Technology and Society: The Influence of Machines in the United States

By S. Mckee Rosen ; Laura Rosen | Go to book overview

CHAPTER XV
PUBLIC RESISTANCE

The Public's Reaction to Invention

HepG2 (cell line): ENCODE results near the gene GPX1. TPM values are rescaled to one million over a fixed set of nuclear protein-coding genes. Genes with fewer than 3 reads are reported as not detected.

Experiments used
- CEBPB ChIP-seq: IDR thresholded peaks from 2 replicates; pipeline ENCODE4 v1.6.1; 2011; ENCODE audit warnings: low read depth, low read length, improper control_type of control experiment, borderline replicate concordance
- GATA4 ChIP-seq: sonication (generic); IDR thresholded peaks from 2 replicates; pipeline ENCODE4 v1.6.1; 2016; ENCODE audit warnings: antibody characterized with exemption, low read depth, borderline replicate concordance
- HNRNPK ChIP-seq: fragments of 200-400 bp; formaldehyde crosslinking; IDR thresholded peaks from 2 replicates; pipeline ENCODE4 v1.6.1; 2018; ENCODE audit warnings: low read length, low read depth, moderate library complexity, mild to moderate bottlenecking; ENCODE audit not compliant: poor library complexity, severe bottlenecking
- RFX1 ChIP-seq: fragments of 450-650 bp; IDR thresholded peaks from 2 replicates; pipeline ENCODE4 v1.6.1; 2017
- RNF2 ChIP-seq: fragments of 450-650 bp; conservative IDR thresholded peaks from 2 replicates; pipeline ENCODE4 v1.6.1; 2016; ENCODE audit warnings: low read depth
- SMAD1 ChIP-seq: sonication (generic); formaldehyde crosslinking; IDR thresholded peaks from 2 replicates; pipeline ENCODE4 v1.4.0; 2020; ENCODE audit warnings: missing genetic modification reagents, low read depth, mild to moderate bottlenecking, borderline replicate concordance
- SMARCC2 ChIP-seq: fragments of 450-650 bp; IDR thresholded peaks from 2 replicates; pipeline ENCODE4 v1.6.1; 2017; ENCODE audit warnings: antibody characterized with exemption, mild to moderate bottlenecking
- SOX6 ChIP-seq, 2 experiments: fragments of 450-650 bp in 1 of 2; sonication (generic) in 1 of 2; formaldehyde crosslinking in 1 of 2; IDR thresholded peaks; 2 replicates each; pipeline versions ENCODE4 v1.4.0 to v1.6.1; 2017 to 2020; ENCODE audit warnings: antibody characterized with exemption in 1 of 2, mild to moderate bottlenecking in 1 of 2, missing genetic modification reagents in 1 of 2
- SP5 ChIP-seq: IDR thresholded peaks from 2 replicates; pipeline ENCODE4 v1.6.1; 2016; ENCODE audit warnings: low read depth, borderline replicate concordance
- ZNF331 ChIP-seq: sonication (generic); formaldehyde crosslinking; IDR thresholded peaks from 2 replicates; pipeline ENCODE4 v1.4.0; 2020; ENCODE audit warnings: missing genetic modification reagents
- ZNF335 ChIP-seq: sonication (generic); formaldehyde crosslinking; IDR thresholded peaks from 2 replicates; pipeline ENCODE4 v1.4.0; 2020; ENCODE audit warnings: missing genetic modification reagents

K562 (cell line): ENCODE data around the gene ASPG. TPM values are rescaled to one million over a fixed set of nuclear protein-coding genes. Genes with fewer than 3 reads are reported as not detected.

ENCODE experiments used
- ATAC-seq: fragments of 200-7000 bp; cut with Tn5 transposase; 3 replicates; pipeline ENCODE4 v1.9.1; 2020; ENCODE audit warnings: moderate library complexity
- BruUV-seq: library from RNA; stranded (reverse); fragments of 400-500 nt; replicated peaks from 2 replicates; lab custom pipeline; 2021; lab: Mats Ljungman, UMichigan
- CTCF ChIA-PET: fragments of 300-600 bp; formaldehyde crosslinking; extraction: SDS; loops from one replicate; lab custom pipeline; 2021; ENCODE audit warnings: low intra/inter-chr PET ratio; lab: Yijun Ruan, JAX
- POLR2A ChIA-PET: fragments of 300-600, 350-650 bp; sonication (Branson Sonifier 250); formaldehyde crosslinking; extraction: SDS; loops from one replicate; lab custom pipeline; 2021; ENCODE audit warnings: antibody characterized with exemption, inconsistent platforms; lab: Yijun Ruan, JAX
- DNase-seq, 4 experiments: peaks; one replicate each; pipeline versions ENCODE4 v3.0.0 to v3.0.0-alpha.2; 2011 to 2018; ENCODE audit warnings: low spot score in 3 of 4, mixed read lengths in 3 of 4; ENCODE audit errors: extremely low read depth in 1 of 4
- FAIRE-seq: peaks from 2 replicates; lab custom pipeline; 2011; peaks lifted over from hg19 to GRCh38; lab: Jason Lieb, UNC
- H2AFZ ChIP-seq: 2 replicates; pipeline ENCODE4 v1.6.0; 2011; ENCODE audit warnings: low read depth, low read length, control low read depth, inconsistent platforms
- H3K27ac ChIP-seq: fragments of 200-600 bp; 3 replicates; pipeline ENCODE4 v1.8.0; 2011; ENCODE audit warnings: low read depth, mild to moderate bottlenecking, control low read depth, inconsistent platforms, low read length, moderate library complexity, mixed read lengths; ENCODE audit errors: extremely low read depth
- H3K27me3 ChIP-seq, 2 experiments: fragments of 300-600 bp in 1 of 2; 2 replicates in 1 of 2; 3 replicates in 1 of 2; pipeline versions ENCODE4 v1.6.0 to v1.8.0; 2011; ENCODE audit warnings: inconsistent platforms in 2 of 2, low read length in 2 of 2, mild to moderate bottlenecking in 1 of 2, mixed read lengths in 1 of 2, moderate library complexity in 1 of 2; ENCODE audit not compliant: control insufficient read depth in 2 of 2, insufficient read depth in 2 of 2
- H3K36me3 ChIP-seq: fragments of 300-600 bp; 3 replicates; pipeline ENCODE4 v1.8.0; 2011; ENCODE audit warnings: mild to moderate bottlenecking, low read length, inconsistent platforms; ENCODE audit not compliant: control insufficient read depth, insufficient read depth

It is only necessary to glance at a newspaper to be aware of the creative powers of inventions. The swiftness of their achievement and the breadth of their vision are illustrated by a single clipping from The New York Times, September 25, 1938, of which a sub-heading reads, "Many Fields of Activity Are Covered by 686 Patents Issued Last Week." The article describes briefly a number of outstanding inventions patented: a method of converting sawdust, straw, wood waste, and waste sugar cane stalks into valuable synthetic plastics suitable to the manufacture of buttons, door knobs, and steering wheels for autos, radio panels, etc.; a process whereby thyroxine, the hormone secreted by the thyroid gland, can be synthesized from cheese; a new and more economical procedure for the making of Portland cement; a novel chemical to sterilize drinking water; a "traffic officer's garment" designed to make policemen "light up" in the dark so that motorists cannot help but see them; a soap preparation suited to the twofold purpose of washing and moth proofing woolen garments; a double-barreled fountain pen so arranged that by turning a valve near the pen point the writer can change from red to blue ink; a switch whereby auto ignition is closed on the impact of collision; a wallet with a roller which on being turned ejects the contents; a muffled vacuum cleaner; a "door pull" that permits the auto driver while sitting behind the wheel to close the door to his right without reaching over; a dial telephone attachment capable both of printing the number of the party called and of counting the messages made. How many lives can be saved, dollars economized, units of energy stored through the patents of seven days!

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